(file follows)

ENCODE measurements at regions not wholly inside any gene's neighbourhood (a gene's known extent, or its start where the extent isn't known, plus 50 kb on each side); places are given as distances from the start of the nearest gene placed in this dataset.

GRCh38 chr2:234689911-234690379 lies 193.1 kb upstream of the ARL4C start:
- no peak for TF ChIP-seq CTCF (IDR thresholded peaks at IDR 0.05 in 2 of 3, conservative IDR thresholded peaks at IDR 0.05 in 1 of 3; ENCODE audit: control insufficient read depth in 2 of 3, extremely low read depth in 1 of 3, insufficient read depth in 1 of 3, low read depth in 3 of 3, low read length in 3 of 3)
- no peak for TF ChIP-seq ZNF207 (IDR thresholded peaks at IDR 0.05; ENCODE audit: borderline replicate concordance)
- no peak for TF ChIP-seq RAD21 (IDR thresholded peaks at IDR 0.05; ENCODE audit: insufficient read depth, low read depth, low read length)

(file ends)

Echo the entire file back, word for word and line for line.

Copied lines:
ENCODE measurements at regions not wholly inside any gene's neighbourhood (a gene's known extent, or its start where the extent isn't known, plus 50 kb on each side); places are given as distances from the start of the nearest gene placed in this dataset.

GRCh38 chr2:234689911-234690379 lies 193.1 kb upstream of the ARL4C start:
- no peak for TF ChIP-seq CTCF (IDR thresholded peaks at IDR 0.05 in 2 of 3, conservative IDR thresholded peaks at IDR 0.05 in 1 of 3; ENCODE audit: control insufficient read depth in 2 of 3, extremely low read depth in 1 of 3, insufficient read depth in 1 of 3, low read depth in 3 of 3, low read length in 3 of 3)
- no peak for TF ChIP-seq ZNF207 (IDR thresholded peaks at IDR 0.05; ENCODE audit: borderline replicate concordance)
- no peak for TF ChIP-seq RAD21 (IDR thresholded peaks at IDR 0.05; ENCODE audit: insufficient read depth, low read depth, low read length)